Magic! Read the rest
Magic! Read the rest
ASAP Science provides some excellent tips for intensive, last-minute studying of just about any subject where you need to remember a lot of information. The video covers a lot of ground, from memory palaces and cortisol to metacognition to other things I can't remember because I didn't study enough.
When I was young, my mom banned plastic wrap from our kitchen because it frustrated her so much when it would invariably cling to itself. Apparently you can avoid this problem though just by storing the plastic wrap in the freezer. The cold temporarily reduces its clinginess. From Mental Floss:
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The cold temperature alters the polyethylene at the molecular level, which helps to remove the static and stickiness...
The freezer only temporarily changes the properties of the plastic wrap, giving you enough time to rip a sheet off and cover your leftovers with it while the material is still cool. Once the plastic wrap warms up, it will go back to its old, clingy self.
Carolyn Forte of the Good Housekeeping Institute tried it out and gave the freezer method a thumbs up. "The plastic wrap was a lot easier to unroll and use," she tells Good Housekeeping. "It doesn't stick to itself when it's cold, but still works to cover up a dish. As it warms up, it goes back to being sticky, but it's definitely easier to handle when cold."
At 111 years old (the video is a few years old,) Richard Overton is the oldest living World War II veteran. He still drinks whiskey, smoke stogies and has lived in the same house, which he bought after coming home from war, since 1945. In this short film, Overton talks about his long life and along the way, extols a few important life lessons.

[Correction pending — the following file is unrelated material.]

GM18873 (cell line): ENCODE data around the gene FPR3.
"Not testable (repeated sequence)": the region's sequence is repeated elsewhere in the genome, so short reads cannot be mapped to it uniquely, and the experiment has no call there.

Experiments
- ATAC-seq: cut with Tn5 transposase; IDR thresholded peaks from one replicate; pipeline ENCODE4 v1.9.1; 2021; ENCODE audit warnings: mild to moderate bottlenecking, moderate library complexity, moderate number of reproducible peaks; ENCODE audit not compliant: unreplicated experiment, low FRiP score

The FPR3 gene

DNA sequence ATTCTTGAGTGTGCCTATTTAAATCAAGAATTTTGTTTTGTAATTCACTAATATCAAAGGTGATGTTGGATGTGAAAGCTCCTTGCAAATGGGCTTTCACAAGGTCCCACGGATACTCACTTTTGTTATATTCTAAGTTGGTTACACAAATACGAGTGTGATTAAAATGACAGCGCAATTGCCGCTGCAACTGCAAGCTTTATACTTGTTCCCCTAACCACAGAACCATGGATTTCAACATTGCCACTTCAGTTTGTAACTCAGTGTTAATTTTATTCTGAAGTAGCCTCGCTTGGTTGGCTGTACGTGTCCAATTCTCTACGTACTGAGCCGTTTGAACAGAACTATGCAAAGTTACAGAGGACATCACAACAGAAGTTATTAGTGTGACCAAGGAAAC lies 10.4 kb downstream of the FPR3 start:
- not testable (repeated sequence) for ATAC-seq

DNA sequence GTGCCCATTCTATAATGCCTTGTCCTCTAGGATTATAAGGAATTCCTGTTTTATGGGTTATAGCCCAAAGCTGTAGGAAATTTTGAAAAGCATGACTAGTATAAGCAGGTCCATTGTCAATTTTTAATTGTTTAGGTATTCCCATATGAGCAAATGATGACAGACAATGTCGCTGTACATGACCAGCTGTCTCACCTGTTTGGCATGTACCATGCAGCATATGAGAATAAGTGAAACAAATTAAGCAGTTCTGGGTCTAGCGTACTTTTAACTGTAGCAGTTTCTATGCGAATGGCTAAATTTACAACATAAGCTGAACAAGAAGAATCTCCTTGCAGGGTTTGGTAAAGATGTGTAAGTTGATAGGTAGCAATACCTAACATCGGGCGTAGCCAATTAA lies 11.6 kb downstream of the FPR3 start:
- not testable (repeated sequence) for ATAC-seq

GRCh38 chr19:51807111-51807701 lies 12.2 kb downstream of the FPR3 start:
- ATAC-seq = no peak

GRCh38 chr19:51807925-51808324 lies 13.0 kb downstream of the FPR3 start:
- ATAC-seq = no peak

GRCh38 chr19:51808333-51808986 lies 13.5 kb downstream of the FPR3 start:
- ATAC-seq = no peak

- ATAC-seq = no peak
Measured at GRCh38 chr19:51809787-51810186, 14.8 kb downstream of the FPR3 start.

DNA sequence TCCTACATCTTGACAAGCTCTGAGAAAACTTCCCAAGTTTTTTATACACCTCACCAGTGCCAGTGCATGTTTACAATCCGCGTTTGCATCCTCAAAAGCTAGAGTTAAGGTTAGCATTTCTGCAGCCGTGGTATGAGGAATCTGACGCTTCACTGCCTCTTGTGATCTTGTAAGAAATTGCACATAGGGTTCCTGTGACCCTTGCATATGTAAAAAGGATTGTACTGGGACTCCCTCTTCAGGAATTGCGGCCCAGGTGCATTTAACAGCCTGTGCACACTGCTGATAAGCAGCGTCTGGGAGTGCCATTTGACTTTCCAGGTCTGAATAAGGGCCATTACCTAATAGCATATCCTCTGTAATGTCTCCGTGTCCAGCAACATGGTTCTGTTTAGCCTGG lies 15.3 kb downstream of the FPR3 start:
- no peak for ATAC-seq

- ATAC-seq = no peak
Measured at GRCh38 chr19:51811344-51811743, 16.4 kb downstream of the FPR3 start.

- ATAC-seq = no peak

My take away: for a long life, eat a shit-ton of soup and butter pecan ice cream. Read the rest
In Rest: Why You Get More Done When You Work Less (published in 2016, just out in paperback), Alex Soojung-Kim Pang painstakingly investigates the working lives of the likes of Charles Darwin and finds that history's most productive high-performers were working about four hours a day and slacking off the rest of the time: napping, strolling, having leisurely lunches. Read the rest
Most of us make several, if not dozens of attempts to stick the wet tip of a thread into a needle's minuscule hole, and what I don't understand is why the alternative method below isn't more popular. Read the rest
Introduce yourself, introduce your friends, and make sure you don’t talk about things that only interest you. Read the rest
If you want a seat on an overbooked plane, access to a closed part of a museum, or to be able to convince a bouncer to let you into a packed club, adopt the ""kindly brontosaurus pose."
You must stand quietly and lean forward slightly, hands loosely clasped in a faintly prayerful arrangement. You will be in the gate agent’s peripheral vision—close enough that he can’t escape your presence, not so close that you’re crowding him—but you must keep your eyes fixed placidly on the agent’s face at all times. Assemble your features in an understanding, even beatific expression. Do not speak unless asked a question. Whenever the gate agent says anything, whether to you or other would-be passengers, you must nod empathically.
Continue as above until the gate agent gives you your seat number. The Kindly Brontosaurus always gets a seat number.